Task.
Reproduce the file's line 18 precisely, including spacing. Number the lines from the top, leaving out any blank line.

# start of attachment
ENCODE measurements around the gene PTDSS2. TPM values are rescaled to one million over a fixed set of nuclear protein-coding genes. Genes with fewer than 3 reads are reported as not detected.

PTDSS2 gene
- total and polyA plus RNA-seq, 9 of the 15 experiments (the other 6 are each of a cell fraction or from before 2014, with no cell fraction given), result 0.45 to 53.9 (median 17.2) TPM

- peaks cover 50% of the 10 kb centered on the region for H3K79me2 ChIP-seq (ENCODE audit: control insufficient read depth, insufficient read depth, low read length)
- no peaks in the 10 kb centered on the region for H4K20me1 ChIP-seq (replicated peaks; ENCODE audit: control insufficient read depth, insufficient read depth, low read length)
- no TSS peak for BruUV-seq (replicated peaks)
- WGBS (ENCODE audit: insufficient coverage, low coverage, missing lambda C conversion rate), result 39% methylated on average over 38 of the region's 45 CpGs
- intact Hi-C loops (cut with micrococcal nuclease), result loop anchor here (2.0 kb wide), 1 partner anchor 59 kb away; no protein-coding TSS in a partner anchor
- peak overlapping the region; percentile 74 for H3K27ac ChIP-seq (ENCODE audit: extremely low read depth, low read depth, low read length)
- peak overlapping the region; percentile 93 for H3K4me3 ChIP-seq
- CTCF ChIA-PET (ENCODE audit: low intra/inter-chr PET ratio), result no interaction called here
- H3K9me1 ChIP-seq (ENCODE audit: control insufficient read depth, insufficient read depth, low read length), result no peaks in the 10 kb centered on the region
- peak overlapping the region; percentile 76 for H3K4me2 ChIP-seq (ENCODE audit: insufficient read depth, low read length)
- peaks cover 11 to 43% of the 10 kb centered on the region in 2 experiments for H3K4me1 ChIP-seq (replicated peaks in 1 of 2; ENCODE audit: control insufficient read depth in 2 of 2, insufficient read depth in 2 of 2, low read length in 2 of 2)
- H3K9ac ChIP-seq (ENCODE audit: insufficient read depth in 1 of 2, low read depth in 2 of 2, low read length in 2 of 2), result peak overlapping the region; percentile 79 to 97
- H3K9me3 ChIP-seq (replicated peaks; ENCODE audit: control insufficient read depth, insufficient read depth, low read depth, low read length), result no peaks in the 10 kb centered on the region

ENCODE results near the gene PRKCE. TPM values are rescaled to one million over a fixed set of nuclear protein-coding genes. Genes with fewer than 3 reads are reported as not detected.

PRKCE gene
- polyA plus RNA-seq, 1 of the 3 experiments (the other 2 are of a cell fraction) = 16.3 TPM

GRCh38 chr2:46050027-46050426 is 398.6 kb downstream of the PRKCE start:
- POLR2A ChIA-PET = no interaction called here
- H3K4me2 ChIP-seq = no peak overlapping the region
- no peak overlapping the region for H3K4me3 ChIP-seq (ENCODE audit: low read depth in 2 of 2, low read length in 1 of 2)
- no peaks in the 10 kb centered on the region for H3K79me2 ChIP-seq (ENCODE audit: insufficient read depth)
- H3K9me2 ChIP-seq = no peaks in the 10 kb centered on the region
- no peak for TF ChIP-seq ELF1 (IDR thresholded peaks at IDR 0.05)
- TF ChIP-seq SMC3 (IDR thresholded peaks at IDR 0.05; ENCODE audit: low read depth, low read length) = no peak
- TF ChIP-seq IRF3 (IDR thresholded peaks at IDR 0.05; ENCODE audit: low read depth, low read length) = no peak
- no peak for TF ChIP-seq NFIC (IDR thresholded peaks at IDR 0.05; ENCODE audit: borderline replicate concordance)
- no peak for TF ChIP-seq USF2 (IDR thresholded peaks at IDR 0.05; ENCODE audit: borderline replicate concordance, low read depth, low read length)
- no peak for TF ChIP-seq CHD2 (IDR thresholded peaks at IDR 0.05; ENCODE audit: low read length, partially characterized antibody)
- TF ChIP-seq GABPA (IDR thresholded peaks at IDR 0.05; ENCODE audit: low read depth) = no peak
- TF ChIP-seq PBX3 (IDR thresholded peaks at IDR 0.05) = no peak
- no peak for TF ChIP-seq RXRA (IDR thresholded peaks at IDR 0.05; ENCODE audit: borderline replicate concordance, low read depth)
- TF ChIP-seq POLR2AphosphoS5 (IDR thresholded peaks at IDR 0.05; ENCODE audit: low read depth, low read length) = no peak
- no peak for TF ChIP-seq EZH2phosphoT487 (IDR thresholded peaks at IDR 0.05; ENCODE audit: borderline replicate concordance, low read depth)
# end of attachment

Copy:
PRKCE gene